Why Derivatives Contracts Are Threatening Your Business
Risk mitigation is one of the C-suite’s most important responsibilities in the financial sector. But increased regulation and the complexity of OTC derivatives contracts have made it even more difficult for financial organizations to manage the risks associated with ISDA contracts and the derivatives trading process.
Like it or not, derivatives contracts present a huge risk to your business—and unless you understand your company’s vulnerabilities and implement strategies to mitigate those risks, it’s only a matter of time before disaster lands on your doorstep.
Understanding Derivatives Contract Risks
The trading of OTC derivatives is governed by complex, bespoke ISDA (International Swaps and Derivatives Association) contracts. These documents detail the terms and conditions of transactions, and are designed to protect both trading organizations from pre-defined future events (e.g. the bankruptcy of one of the parties). Although conceptually “standard”, the ISDA Master is almost always customized through negotiated terms in the ISDA Schedule. These non-standard terms are the source of significant uncertainty and risk.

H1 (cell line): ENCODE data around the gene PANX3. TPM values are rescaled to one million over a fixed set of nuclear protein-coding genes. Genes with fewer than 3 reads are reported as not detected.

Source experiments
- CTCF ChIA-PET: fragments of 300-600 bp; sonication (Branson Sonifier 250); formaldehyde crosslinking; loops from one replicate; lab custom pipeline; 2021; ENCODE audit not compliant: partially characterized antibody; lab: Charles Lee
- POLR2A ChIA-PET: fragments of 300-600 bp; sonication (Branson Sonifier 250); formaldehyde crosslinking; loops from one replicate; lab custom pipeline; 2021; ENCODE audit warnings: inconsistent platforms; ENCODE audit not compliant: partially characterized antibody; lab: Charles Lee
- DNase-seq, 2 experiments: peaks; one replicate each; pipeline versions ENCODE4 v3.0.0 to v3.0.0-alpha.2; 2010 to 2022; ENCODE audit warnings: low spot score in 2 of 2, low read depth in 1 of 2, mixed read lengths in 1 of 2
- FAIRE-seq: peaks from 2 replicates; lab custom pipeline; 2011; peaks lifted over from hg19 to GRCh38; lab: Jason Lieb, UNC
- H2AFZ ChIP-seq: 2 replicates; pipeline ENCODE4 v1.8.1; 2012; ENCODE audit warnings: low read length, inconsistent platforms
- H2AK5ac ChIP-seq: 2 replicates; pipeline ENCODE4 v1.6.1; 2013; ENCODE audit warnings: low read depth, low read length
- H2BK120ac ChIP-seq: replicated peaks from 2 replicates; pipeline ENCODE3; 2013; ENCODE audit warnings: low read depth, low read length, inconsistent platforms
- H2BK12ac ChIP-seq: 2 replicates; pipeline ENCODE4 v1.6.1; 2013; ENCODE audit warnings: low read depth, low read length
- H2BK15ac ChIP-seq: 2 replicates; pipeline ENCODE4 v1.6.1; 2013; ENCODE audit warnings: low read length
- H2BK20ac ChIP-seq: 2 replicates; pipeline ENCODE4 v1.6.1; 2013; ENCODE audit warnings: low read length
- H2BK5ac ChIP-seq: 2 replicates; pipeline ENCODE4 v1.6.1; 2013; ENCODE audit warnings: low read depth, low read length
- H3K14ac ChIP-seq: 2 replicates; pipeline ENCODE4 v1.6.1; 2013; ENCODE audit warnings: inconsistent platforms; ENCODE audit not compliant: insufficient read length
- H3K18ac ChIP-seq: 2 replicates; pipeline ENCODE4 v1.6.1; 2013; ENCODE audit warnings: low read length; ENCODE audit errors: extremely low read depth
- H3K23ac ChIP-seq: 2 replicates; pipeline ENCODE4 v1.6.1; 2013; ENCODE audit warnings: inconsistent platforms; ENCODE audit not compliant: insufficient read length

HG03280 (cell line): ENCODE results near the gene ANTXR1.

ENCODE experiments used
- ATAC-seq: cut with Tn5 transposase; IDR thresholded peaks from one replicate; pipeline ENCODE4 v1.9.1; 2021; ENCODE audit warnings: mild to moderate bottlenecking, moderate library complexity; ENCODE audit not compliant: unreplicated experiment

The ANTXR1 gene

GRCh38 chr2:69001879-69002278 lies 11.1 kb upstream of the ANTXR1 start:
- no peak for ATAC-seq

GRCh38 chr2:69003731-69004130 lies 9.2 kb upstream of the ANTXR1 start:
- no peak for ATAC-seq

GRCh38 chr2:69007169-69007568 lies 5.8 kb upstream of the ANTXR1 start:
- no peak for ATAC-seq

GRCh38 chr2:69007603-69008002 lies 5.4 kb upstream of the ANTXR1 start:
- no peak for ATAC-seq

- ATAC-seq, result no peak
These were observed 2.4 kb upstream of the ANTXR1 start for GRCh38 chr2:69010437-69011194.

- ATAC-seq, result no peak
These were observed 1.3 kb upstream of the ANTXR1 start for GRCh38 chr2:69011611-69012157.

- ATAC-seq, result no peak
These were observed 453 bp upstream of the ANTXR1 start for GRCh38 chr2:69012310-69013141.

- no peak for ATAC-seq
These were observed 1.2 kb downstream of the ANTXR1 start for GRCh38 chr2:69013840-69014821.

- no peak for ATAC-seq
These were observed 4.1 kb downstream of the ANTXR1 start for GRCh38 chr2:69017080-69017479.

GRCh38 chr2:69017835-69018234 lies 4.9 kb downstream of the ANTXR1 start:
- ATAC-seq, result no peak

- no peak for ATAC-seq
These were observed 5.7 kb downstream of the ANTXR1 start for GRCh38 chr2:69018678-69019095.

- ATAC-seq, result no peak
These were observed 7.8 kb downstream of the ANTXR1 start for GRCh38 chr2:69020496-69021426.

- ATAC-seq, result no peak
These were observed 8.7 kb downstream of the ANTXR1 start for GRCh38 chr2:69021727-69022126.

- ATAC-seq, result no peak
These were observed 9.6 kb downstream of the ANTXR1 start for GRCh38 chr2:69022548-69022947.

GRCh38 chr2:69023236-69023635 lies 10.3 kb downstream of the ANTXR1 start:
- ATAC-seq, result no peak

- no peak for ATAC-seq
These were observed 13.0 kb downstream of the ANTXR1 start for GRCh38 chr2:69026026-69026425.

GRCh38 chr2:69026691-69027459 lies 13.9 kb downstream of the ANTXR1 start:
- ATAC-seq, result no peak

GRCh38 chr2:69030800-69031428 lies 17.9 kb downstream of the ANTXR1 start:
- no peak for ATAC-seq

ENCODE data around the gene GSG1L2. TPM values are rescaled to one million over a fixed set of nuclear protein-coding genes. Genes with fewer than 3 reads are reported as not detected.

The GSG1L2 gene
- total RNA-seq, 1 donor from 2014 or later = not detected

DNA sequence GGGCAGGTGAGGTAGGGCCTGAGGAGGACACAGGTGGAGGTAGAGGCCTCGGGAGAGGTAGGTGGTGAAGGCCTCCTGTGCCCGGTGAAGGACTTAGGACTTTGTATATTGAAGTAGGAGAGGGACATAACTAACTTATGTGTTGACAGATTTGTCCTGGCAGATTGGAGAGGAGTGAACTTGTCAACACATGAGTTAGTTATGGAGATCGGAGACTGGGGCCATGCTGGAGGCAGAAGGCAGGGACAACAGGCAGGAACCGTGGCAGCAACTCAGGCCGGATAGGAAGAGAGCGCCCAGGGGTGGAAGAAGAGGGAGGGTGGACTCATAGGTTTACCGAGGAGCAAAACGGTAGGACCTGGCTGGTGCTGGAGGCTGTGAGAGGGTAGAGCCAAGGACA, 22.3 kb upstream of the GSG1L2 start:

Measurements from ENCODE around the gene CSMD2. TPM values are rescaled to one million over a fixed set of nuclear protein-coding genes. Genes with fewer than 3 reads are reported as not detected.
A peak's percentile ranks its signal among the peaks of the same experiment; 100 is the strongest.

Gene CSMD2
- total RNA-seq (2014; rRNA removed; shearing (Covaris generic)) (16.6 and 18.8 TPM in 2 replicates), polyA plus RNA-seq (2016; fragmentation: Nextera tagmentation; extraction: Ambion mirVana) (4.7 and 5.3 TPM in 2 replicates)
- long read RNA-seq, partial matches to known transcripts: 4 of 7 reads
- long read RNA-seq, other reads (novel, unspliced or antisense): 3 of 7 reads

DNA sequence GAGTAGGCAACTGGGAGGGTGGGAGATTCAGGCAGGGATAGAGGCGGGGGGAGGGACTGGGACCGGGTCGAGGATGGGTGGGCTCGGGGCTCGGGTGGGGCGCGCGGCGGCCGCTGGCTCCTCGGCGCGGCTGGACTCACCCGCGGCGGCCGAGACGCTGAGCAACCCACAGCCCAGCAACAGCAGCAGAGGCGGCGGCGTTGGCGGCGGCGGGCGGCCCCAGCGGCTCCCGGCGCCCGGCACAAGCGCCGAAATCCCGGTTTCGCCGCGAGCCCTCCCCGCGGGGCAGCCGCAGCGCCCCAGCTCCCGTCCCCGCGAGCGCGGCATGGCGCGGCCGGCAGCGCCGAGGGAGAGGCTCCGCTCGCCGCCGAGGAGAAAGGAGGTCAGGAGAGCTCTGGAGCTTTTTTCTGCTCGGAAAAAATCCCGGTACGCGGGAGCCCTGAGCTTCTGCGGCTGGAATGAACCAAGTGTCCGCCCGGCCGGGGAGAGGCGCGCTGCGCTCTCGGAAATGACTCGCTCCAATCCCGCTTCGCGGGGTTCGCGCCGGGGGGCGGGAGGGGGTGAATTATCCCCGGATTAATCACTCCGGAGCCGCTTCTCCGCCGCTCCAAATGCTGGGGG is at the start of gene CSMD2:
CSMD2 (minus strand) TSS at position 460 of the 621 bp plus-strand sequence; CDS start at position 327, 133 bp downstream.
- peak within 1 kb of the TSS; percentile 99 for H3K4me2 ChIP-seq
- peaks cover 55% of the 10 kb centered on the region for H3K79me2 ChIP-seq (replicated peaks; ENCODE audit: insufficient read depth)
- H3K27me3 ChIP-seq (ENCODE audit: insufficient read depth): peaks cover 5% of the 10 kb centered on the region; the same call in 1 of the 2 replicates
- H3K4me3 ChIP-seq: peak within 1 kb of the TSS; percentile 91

In theory, ISDA contracts reduce risk—they are extremely flexible trading agreements that can protect your organization from specific threats. Market participants on the buy and sell side routinely mold and leverage ISDA agreements to match their organizations’ goals and objectives.
But here’s the catch: the complex and tailored nature of ISDA agreements means that they must be meticulously crafted and carefully monitored. The simple omission of an essential clause or condition, due to manual contract management errors or inadequate oversight, can significantly raise your company’s risk profile. Or the failure to track an important non-standard term could leave your organization blind to contract-based threats.